Wednesday, June 28, 2006


The "Zentrales Verzeichnis Antiquarischer Bücher" is a great resource for finding second hand books and old texts in German.

Saturday, June 24, 2006

3rd UKKS Graduate Conference

The 3rd UK Kant Society Graduate Conference will take place in Hertfordshire on Thursday 6th and Friday 7th July. Keynote speakers are Karl Ameriks (Notre Dame), who will be talking about ‘Reality and Religion in the Development of Kant’s Ethics’, and Marcia Baron (Indiana University), whose paper is entitled ‘Overdetermined Actions, Imperfect Duties and Moral Worth’.

There will also be seven presentations by graduate students. On Thursday morning, I will be presenting a paper on the Refutation of Idealism.

Here is an abstract of my paper:
In this paper I should like to argue that the Refutation of Idealism and the Fourth Paralogism of the A-Edition are consistent and that their consistence can be explained by reference to the distinction between Objekte and Gegenstände. This account also helps to explain why Kant placed the Refutation of Idealism after the Second Postulate. I will then discuss a possible objection to this interpretation viz. that my reading of the notion of Gegenstände would make the Refutation inconsistent with transcendental idealism. I will answer this objection by examining the possibility of reconciling the existence of permanent spatial objects with transcendental idealism, arguing that the Refutation is consistent with transcendental idealism and indeed presupposes its validity.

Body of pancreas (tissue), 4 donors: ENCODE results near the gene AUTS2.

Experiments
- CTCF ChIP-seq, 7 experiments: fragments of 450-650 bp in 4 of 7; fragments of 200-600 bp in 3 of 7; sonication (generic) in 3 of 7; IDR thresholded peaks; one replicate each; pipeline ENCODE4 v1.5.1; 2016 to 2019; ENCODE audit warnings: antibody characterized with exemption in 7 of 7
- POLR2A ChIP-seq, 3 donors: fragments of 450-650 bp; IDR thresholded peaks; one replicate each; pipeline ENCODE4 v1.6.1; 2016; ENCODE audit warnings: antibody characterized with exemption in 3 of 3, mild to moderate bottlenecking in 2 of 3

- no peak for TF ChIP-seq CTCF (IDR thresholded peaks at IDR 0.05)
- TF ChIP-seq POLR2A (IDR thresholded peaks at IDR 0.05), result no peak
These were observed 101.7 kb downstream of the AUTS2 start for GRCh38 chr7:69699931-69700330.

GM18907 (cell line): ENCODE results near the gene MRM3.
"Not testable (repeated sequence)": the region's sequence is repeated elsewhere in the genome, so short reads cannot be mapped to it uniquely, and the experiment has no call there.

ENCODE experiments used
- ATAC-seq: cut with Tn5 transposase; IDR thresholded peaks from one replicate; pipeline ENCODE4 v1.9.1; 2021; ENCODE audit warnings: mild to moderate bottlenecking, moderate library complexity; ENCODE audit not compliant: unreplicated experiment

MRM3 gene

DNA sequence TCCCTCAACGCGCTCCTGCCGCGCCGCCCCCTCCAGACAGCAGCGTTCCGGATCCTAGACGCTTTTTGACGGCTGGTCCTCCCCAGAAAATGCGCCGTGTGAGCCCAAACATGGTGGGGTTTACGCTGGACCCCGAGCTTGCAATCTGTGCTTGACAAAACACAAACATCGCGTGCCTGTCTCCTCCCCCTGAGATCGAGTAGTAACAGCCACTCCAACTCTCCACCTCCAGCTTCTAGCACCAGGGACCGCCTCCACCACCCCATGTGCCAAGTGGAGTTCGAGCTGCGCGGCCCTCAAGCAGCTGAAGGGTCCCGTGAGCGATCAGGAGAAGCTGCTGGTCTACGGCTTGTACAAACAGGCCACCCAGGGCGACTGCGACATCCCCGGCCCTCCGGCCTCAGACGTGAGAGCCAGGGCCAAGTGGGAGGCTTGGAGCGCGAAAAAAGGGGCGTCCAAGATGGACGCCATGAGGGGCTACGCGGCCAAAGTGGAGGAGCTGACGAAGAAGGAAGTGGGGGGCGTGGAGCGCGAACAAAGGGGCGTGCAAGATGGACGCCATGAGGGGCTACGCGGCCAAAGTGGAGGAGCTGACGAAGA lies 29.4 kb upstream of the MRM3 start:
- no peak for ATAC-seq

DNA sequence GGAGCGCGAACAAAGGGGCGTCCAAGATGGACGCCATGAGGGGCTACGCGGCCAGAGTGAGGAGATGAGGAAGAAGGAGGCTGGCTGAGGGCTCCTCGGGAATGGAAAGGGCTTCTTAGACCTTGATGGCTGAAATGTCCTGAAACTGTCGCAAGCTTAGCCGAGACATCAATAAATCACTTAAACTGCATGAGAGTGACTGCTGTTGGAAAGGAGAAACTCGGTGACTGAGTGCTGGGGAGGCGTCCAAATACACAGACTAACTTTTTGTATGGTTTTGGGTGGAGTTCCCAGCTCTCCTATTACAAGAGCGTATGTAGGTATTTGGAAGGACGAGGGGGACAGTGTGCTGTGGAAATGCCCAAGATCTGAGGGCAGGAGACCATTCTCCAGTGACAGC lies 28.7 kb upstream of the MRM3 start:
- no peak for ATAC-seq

As mentioned in a previous post, I am planning to post about this conference, but the blogging will probably be delayed.

Tuesday, June 20, 2006

Van Cleve on the synthetic a priori

After some extensive discussions about a prioricity and analyticity with Andreas, I decided to re-read van Cleve's excellent discussion of necessity, analyticity and the a priori in Chapter 2 of Problems from Kant. One nice argument that van Cleve mentions in favour of there being synthetic a priori truths is the consideration whether the claim that all a priori truths are analytic, which the opponent of synthetic a priori truths holds, is itself analytic. He says: "What is the status of the opposing thesis that all a priori truths are analytic? It is not an empirical thesis, so if true at all, it had better be analytic. But is it? Defenders of the thesis have seldom risen to the challenge of demonstrating its own analyticity." (Problems from Kant, p. 27)

Saturday, June 17, 2006

Paton Colloquium